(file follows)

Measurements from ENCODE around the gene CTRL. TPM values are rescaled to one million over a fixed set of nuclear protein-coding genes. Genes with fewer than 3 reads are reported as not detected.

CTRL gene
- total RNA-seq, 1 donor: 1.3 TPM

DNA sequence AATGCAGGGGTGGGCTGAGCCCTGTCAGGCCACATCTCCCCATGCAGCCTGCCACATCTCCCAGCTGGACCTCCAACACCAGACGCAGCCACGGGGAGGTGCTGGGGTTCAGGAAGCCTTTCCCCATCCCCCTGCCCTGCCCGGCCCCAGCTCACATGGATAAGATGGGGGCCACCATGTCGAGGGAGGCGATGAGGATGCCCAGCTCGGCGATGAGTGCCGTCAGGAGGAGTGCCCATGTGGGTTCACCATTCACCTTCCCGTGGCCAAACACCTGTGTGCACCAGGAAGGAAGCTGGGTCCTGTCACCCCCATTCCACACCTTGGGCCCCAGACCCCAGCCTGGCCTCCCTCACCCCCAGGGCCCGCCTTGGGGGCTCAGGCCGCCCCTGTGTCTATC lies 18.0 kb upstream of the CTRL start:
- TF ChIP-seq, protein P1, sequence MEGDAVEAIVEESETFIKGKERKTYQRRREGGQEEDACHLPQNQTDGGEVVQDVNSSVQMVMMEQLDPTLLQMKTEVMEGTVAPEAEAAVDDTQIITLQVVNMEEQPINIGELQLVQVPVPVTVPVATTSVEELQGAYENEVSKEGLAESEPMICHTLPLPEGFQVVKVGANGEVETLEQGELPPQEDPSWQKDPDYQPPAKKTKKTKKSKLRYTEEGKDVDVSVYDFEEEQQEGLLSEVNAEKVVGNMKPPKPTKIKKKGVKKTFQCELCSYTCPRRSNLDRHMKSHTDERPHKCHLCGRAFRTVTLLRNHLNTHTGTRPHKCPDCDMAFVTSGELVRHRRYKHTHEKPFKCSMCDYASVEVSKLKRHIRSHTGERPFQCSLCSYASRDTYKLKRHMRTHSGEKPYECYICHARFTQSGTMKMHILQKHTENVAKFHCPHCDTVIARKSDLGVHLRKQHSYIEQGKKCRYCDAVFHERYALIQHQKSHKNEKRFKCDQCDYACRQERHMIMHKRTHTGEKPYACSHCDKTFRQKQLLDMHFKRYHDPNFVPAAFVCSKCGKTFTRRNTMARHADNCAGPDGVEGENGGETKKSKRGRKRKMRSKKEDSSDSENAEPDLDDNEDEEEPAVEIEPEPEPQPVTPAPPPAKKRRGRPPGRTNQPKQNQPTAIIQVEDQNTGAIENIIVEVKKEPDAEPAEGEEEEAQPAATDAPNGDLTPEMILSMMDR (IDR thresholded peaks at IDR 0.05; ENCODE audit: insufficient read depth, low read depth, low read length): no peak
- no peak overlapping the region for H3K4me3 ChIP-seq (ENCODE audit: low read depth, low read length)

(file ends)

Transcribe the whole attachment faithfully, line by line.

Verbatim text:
Measurements from ENCODE around the gene CTRL. TPM values are rescaled to one million over a fixed set of nuclear protein-coding genes. Genes with fewer than 3 reads are reported as not detected.

CTRL gene
- total RNA-seq, 1 donor: 1.3 TPM

DNA sequence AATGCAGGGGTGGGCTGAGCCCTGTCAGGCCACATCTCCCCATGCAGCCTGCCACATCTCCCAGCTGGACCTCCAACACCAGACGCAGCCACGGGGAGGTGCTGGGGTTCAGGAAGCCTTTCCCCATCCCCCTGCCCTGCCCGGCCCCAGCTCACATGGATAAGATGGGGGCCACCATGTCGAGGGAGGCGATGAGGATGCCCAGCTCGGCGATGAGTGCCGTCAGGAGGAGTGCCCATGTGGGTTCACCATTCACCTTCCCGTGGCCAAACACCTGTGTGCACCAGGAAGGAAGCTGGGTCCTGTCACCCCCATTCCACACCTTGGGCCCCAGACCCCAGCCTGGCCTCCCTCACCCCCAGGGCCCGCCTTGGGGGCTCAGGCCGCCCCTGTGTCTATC lies 18.0 kb upstream of the CTRL start:
- TF ChIP-seq, protein P1, sequence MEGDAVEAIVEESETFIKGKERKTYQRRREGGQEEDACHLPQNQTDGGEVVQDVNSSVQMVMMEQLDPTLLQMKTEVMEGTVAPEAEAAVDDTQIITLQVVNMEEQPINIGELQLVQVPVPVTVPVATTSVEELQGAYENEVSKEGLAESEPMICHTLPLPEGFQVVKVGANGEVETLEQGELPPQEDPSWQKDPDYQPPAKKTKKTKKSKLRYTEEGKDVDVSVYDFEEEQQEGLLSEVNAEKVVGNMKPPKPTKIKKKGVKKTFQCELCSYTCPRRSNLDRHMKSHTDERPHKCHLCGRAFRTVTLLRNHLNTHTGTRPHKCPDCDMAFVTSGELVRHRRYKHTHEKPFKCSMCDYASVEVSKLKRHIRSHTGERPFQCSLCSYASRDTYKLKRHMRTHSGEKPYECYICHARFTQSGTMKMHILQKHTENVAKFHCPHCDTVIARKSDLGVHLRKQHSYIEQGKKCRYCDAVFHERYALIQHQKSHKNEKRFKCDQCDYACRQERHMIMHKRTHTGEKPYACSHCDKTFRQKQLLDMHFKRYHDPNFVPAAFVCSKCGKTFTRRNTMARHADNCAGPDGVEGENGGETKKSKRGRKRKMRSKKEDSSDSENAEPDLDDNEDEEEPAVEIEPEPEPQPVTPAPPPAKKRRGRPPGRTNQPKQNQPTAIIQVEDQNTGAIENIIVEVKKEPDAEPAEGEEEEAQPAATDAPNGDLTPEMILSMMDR (IDR thresholded peaks at IDR 0.05; ENCODE audit: insufficient read depth, low read depth, low read length): no peak
- no peak overlapping the region for H3K4me3 ChIP-seq (ENCODE audit: low read depth, low read length)